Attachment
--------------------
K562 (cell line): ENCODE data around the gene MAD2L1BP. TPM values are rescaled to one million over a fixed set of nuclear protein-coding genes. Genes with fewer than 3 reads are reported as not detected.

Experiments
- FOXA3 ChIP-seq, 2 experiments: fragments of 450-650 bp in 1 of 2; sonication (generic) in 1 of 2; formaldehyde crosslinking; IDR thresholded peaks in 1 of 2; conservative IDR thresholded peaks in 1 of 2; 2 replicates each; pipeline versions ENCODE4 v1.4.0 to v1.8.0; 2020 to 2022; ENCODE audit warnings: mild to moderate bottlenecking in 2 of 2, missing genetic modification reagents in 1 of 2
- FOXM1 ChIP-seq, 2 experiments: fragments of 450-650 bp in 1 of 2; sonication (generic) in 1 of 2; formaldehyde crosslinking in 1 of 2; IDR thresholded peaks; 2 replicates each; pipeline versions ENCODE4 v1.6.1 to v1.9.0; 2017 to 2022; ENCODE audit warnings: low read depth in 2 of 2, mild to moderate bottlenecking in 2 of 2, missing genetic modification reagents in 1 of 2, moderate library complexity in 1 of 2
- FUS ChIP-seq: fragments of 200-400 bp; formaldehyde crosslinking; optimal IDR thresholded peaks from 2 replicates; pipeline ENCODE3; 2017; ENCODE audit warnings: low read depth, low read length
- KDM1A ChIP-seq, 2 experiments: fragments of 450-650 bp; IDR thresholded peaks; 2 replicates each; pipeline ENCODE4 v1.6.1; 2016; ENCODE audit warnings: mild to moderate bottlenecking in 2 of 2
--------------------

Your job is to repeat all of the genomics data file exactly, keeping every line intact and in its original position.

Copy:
K562 (cell line): ENCODE data around the gene MAD2L1BP. TPM values are rescaled to one million over a fixed set of nuclear protein-coding genes. Genes with fewer than 3 reads are reported as not detected.

Experiments
- FOXA3 ChIP-seq, 2 experiments: fragments of 450-650 bp in 1 of 2; sonication (generic) in 1 of 2; formaldehyde crosslinking; IDR thresholded peaks in 1 of 2; conservative IDR thresholded peaks in 1 of 2; 2 replicates each; pipeline versions ENCODE4 v1.4.0 to v1.8.0; 2020 to 2022; ENCODE audit warnings: mild to moderate bottlenecking in 2 of 2, missing genetic modification reagents in 1 of 2
- FOXM1 ChIP-seq, 2 experiments: fragments of 450-650 bp in 1 of 2; sonication (generic) in 1 of 2; formaldehyde crosslinking in 1 of 2; IDR thresholded peaks; 2 replicates each; pipeline versions ENCODE4 v1.6.1 to v1.9.0; 2017 to 2022; ENCODE audit warnings: low read depth in 2 of 2, mild to moderate bottlenecking in 2 of 2, missing genetic modification reagents in 1 of 2, moderate library complexity in 1 of 2
- FUS ChIP-seq: fragments of 200-400 bp; formaldehyde crosslinking; optimal IDR thresholded peaks from 2 replicates; pipeline ENCODE3; 2017; ENCODE audit warnings: low read depth, low read length
- KDM1A ChIP-seq, 2 experiments: fragments of 450-650 bp; IDR thresholded peaks; 2 replicates each; pipeline ENCODE4 v1.6.1; 2016; ENCODE audit warnings: mild to moderate bottlenecking in 2 of 2